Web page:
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In our emails, sent once or twice a week, you'll receive:
• alerts on new threats to Ohio's environment
• opportunities to join other Ohioans on urgent actions
• updates on the decisions that impact our environment
• resources to help you create a cleaner, greener future
First-ever nationwide emissions standards for power plants.
Environment Ohio In Action
In 2011, the Environmental Protection Agency moved ahead with efforts to significantly reduce mercury, soot and smog pollution from power plants. We expect these standards to save up to 46,000 lives nationwide. Together with our national coalition, we helped mobilize more than 800,000 people across the country to contact the EPA in support of safer emissions standards—no other EPA rule has ever received so much support. Environment Ohio Advocate, Julian Boggs, released our "Danger in the Air" report as part of our effort to ensure these rules were adopted.
Youngstown, OH — As many Ohioans consider community bans on drilling and state officials demand disclosure of fracking chemicals, a new report charges that Ohio drilling operations are producing 30 million gallons of wastewater each year – enough to flood the Ohio statehouse under 90 feet of toxic waste. The Environment Ohio Research & Policy Center report "Fracking by the Numbers" is the first of its kind to measure the footprint of fracking in Ohio to date.
Over the past decade, the oil and gas industry has fused two technologies—hydraulic fracturing and horizontal drilling—in a highly polluting effort to unlock oil and gas in underground rock formations across the United States.
Columbus, OH – On the heels of the hottest summer on record in 2012 in Ohio, the third largest wildfire in California history, and devastating, record-breaking floods in Colorado, the Obama administration proposed a major new rule today to curb the carbon pollution spewing from power plants that fuels global warming. Scientists warn that without major reductions in carbon pollution, extreme weather will become even more frequent and severe.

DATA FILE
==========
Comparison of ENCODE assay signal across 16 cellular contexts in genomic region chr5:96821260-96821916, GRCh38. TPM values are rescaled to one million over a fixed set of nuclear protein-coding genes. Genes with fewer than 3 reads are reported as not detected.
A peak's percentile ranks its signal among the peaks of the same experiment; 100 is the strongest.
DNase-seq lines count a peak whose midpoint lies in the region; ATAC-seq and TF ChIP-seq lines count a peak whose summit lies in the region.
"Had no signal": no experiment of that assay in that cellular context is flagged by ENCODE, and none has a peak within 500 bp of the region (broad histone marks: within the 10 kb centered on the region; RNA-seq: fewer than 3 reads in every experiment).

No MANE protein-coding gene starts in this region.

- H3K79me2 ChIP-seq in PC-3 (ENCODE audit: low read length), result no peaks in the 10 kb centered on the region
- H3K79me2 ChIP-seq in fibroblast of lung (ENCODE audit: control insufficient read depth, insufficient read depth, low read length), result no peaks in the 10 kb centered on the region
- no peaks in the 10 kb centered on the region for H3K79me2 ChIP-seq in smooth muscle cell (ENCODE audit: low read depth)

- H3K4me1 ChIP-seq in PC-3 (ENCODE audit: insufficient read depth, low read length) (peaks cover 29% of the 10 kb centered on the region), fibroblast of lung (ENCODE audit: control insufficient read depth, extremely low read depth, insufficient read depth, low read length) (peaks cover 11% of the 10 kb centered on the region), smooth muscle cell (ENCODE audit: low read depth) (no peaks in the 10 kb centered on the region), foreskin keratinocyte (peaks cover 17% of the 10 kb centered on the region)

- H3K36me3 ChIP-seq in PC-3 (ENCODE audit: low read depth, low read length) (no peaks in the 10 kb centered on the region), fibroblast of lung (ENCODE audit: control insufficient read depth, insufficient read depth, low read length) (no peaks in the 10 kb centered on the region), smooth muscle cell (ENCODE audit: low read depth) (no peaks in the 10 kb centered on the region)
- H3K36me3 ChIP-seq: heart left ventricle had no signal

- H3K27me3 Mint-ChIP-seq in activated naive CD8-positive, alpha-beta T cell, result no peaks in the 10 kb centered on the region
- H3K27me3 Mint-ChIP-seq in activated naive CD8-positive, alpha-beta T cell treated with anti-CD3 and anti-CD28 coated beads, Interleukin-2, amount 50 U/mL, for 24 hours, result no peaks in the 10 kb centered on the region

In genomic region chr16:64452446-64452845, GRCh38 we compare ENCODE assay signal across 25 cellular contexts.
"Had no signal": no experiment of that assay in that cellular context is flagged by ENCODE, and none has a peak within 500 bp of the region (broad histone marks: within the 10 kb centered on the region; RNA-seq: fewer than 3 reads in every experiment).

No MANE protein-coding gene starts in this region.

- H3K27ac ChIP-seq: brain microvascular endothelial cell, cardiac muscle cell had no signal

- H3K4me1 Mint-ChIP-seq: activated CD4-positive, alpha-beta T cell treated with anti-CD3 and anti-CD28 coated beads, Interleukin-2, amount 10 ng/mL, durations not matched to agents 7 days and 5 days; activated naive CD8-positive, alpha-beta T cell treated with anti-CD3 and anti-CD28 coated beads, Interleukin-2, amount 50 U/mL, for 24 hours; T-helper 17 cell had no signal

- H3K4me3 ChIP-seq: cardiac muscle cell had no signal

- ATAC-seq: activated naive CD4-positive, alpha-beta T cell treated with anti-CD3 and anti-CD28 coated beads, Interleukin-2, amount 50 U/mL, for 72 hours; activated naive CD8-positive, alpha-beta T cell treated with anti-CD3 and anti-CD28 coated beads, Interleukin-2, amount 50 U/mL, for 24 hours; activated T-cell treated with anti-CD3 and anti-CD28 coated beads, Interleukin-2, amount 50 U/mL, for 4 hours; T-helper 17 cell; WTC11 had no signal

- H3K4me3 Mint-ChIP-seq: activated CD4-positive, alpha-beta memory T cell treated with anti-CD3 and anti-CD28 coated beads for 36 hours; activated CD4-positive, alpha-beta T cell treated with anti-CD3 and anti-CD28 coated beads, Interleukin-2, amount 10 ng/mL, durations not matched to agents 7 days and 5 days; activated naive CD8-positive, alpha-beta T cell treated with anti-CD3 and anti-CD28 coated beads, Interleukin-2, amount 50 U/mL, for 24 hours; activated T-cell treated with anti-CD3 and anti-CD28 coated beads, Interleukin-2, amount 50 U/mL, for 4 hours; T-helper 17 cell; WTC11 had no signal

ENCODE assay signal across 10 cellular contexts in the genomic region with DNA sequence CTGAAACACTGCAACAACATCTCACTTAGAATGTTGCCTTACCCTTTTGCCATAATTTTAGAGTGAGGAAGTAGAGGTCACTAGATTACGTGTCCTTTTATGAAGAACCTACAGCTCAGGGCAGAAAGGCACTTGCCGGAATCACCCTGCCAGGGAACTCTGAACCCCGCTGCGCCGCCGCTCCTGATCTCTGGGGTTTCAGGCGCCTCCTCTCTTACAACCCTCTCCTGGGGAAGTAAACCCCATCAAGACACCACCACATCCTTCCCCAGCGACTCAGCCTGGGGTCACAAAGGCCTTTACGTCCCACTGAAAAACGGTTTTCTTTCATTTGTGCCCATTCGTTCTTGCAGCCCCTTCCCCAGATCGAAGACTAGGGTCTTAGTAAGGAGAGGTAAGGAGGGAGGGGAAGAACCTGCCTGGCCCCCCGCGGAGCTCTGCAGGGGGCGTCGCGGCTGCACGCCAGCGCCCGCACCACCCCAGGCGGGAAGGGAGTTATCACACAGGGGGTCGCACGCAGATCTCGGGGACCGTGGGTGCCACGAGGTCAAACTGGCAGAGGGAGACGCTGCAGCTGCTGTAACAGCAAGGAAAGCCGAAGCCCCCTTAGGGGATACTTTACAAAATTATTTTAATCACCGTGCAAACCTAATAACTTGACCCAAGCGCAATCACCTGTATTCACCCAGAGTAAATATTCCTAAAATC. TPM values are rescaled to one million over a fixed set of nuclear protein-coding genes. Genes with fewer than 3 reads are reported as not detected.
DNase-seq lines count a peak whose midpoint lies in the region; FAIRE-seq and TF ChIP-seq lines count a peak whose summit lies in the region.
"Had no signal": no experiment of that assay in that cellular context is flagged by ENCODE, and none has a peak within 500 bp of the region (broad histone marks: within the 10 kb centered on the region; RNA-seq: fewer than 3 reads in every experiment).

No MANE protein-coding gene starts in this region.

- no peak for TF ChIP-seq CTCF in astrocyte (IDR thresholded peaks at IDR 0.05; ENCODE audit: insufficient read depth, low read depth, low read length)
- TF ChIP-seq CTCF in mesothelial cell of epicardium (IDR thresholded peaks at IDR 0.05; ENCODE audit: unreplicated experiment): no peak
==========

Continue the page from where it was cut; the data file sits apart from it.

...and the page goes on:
Global warming is one of the most profound threats of our time, and we’re already starting to feel the impacts – especially when it comes to extreme weather. From Hurricane Sandy to devastating droughts and deadly heat waves, extreme weather events threaten our safety, our health and our environment, and scientists predict things will only get worse for future generations unless we cut the dangerous global warming pollution that is fueling the problem.
Columbus, Ohio – On the heels of extreme heat waves in 2012 and the power outages that accompanied Hurricane Sandy, a new report from Environment Ohio Research & Policy Center finds that Ohio ranks 2nd in the country for most carbon pollution from its power plants, the state’s largest single source of global warming pollution. Scientists predict that extreme weather events will become more frequent and severe for future generations, unless we cut the dangerous carbon pollution fueling the problem.
Learn the truth about fracking. Watch out new expose and take action to stop fracking today. Our new video features experts and communities speaking out about fracking's harmful impacts on our environment and health. Take action.